Philanthropy is a noble undertaking that should be approached with dedication. In the corporate setting, businesses have both the resources and the manpower to increase the impact of their giving. No matter which way you choose to give back to your community, the lives you touch will forever be changed for the better.

Brad and Julie DuncanThree Approaches to Corporate Philanthropy You Can Implement
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These 3 Skills Will Make You a Better Philanthropist

Philanthropy: Active, ongoing effort in pursuit of improving human welfare. “Never respect people merely for their riches, but rather for their philanthropy; we do not value the sun for its height, but for its use.” (Gamaliel Bailey) We all desire to find purpose through giving. When confronted with a situation where sympathy and words of comfort aren’t enough, the logical next step is to take action. In this case: financial action. As with all things, there are best practices that boost the impact of your giving, keep reading for 3 skills of highly effective philanthropist.

The best philanthropists are:

1: Research-Oriented

Writing a check for the first cause that knocks at your door is tempting. It’s also unwise. Wherever your money goes, so goes your association. Providing funding essentially aligns your name, your brand, and your morals with that cause. Consequently, caution is crucial. Anything worth supporting is worth researching. Look into the history of the establishment, dissect its mission statement, study the staff. Ask questions. Take your time. Check more than one source. Once you do your due diligence if you still feel motivated to provide assistance, go forth with confidence. You’ve done your homework and can rest assured that you made the best decision for both parties. But don’t become lax. If this is a long-term partnership, make sure to schedule occasional check-ins to confirm that your values still line up with their current mission. Your research should also include asking the company whether your contributions are serving the purpose you intended them to, or whether changes need to be made. Stay engaged.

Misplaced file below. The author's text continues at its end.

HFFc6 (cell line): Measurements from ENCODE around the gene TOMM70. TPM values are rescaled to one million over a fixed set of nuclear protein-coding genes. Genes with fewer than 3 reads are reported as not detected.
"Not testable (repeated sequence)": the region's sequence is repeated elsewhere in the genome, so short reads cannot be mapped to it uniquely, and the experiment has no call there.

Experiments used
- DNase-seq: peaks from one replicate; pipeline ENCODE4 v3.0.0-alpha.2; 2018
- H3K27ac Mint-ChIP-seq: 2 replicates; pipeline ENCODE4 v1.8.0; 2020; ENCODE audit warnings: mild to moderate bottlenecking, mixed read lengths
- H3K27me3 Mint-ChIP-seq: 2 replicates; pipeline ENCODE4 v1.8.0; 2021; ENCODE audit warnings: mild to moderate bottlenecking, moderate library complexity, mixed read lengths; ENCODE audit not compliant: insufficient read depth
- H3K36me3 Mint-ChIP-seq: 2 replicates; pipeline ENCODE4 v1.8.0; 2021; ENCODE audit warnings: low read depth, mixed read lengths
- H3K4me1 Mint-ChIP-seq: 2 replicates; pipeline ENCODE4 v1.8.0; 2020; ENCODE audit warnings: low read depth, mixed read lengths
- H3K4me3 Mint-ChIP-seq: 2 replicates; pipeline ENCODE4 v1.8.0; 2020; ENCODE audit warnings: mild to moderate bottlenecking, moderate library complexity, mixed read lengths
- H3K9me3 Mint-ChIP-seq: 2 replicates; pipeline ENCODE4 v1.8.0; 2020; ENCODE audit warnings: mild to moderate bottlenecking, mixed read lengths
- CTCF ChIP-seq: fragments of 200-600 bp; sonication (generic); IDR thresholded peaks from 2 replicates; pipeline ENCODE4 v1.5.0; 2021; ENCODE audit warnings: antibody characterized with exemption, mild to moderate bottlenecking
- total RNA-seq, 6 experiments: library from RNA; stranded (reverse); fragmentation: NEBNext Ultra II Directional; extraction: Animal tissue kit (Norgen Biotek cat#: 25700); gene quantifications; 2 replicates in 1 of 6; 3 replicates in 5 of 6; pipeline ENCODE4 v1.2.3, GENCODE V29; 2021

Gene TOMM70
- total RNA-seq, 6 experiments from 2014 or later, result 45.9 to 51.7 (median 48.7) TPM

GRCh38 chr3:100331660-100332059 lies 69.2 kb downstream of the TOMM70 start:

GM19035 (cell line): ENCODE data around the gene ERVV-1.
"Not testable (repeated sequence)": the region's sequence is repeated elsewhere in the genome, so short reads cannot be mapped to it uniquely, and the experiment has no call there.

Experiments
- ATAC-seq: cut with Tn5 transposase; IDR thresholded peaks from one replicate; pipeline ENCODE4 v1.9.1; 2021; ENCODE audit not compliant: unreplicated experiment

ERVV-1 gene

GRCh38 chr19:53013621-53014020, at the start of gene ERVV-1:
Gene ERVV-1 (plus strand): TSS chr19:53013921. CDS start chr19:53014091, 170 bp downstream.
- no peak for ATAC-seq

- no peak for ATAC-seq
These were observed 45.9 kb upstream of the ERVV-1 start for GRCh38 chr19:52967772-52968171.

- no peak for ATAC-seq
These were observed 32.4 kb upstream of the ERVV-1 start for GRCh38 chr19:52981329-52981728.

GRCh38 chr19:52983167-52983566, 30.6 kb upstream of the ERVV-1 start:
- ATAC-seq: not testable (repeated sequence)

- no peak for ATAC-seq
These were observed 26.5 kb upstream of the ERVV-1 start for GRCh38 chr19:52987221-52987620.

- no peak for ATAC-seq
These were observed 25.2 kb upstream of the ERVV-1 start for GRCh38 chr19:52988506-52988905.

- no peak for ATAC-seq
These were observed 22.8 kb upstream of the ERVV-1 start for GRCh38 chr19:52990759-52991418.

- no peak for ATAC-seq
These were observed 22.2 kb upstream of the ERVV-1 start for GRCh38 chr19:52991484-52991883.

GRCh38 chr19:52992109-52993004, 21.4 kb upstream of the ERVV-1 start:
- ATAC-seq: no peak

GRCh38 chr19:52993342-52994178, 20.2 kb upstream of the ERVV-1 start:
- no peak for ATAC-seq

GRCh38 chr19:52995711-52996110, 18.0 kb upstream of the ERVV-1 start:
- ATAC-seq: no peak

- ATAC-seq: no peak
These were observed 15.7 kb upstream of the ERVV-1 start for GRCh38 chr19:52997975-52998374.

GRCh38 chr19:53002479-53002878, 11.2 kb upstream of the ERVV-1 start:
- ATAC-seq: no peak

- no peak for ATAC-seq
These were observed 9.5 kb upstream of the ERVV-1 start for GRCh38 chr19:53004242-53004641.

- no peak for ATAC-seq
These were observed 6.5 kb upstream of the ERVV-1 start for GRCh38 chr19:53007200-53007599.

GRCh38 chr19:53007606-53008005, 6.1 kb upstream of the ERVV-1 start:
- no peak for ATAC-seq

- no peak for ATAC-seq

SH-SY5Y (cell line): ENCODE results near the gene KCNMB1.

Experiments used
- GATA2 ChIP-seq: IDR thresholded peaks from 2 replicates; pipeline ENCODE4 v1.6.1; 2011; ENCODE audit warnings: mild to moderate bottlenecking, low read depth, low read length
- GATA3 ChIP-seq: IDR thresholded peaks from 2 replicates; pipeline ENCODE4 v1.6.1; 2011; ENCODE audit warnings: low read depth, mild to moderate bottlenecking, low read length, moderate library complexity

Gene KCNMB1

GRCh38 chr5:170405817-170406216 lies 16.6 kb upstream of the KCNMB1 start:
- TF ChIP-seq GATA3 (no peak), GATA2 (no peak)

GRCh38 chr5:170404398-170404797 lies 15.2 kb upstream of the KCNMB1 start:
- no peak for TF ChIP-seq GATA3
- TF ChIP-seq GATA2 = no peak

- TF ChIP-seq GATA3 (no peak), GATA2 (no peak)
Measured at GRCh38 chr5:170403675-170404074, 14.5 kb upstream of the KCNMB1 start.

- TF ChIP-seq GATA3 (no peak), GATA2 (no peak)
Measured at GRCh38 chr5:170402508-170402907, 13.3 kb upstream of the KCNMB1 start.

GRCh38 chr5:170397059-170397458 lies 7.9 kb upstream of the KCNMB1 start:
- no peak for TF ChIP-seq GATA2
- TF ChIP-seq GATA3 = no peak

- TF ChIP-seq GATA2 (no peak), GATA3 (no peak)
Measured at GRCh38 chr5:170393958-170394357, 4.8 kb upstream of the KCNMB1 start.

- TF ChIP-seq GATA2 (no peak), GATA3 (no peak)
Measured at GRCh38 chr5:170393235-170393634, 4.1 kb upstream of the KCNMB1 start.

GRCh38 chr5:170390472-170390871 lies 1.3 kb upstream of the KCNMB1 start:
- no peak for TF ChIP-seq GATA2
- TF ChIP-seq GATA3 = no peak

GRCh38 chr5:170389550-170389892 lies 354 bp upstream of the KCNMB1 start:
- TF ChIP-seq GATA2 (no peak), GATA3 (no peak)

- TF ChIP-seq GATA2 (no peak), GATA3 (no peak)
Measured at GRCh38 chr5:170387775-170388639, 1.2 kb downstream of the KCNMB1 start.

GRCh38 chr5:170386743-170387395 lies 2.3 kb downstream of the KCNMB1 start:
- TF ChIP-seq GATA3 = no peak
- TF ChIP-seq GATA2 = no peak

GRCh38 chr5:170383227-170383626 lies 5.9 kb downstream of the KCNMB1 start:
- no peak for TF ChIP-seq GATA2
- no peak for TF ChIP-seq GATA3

Being research-oriented also means actively seeking causes that pull on your heartstrings, instead of waiting for them to find you. Make a list of your passions and concerns, then look up charities and businesses that could use your help. Taking these steps will provide peace of mind that you’ve crossed your t’s, dotted your I’s, and are purposefully matched with the people or initiatives that you feel most inspired by.

2: Financially Responsible

Committing to donate a financial gift is a noble undertaking. However, we rarely contemplate whether those donations can lead to financial hardship for the giver. If you are considering making a philanthropic contribution, ask yourself these 2 questions: 1. Is your gift going to negatively impact your financial stability? 2. Do you have the means to commit to longevity? If not, step back and reevaluate your plan. It’s okay to wait until your funds are in order and donate a non-monetary gift (i.e. your time) in the meantime. Remember, once you step-up and decide to fill someone’s financial need, he/she may need your help again in the future. If you aren’t in a space where your budget allows you to help a second time, are you prepared to decline if asked? If not, avoid putting yourself in a position where you’re willing to incur debt or financial strain simply because you didn’t use enough discretion before initially volunteering aid.

Philanthropy should be a positive experience. It should bring you joy and satisfaction, not worry and monetary consequence. So, plan ahead and be smart about how you spend. There are many ways to better the community that involve no cost at all. There’s no shame in temporarily prioritizing your own financial stability in order to be a permanent philanthropist in the long run.